Literature Study GuidesThe ConfessionsBook 12 Sections 16 43 Summary

The Confessions | Study Guide

Saint Augustine

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The Confessions | Book 12, Sections 16–43 (Heaven and Earth) | Summary



Augustine now acknowledges that some people may disagree with his explanation of the creation of heaven's heaven and earth. Nonetheless, he insists that God's substance does not change, nor does his will. He did not bring creation about by a "new act of will." Augustine lists the rest of his interpretations of the meaning of the Creation story, which are hardly disputable in his view. For example, God's house is a spiritual structure that shares God's eternity and remains unstained.

Augustine speaks of wisdom in Section 20, saying wisdom is "the eldest of all created things." He is not referring to the Wisdom coeternal with God through which all things are made. Rather, he is referring to "the intellectual order of being which by contemplating the Light becomes light itself." This wisdom is the "rational, intelligent mind of the Church, which he calls God's "chaste city" and "our mother," who is "free and eternal in heaven." Augustine continues to speak about the Church in heaven, a "lightsome house," with which he has fallen in love, and for which his "pilgrim-soul sighs." He prays that God will claim him as his own within this house: "like a lost sheep I have gone astray, but on the shoulders of my shepherd, your builder, I hope to be carried back to you."

Augustine continues to praise the Catholic Church, which exists both on earth and in heaven's heaven, now calling it Jerusalem in Section 23. She is his mother and his homeland, while God is her Father, guardian, and husband.

Augustine takes time to step back from his analysis, beginning in Section 27. For the rest of Book 12 he continues to answer hypothetical opponents to his interpretations of Genesis as well as provide his own alternative interpretations. But at the same time he allows that there is room for different interpretations, so long as they are based in a genuine desire to understand the meaning behind scripture and that they are true at the core. There is one Truth, but many approaches to it. Moreover, if someone were to ask him if his writings say exactly what Moses, the reputed author of Genesis, intended, he would have to say, "I do not know."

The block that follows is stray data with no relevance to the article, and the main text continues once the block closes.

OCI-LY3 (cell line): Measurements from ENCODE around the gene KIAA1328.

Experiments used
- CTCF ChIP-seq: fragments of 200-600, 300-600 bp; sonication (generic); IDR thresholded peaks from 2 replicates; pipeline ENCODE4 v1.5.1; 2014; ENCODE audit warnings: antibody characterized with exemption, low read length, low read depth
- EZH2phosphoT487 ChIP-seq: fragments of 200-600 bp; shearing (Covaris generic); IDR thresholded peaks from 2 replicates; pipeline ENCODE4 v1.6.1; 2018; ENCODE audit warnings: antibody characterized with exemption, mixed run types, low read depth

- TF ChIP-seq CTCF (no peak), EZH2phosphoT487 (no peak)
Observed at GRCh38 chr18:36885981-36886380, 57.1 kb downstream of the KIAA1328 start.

Augustine takes pains to point out that God does not change as a result of creation, neither in his substance nor in his will. This is because God does not exist in time. Thus, from God's perspective (the now), everything occurs at the same time. "He does not first will something, then something else," Augustine says. "Whatever he wills, he wills once only and all together and eternally, not in repetitive fashion, nor this today and that tomorrow ... A will like that is subject to change, and anything changeable is not eternal; but our God is eternal." The reader, then, should understand the days of creation as allegorical or metaphorical, in Augustine's view.

The undefiled Church is described at length in these sections, at least partially in answer to the Donatists, according to the editors of Maria Boulding's translation of The Confessions. The Donatists expected an entirely pure Church on earth, which is not possible, but Augustine sees God's house, the celestial realm, as synonymous with the Church in heaven. Heaven's heaven is a chaste city, the new Jerusalem to which the pilgrim is bound. Augustine uses the symbol of Jerusalem elsewhere in The Confessions to refer to God's house. In more than one place, he refers to the Church as "mother," and that symbol is repeated here. The shepherd, of course, is Jesus, who will carry Augustine to his Father. Jesus is the mediator between God and man. He is also the "builder" because it is through him (the "Word") that creation comes into existence. Wisdom, when capitalized, refers to Jesus, the Second Person of God. When wisdom is not capitalized it refers to heaven's heaven, the chaste city, and the Church in heaven. In fact, Augustine's view was that the church on earth includes both saints and sinners.

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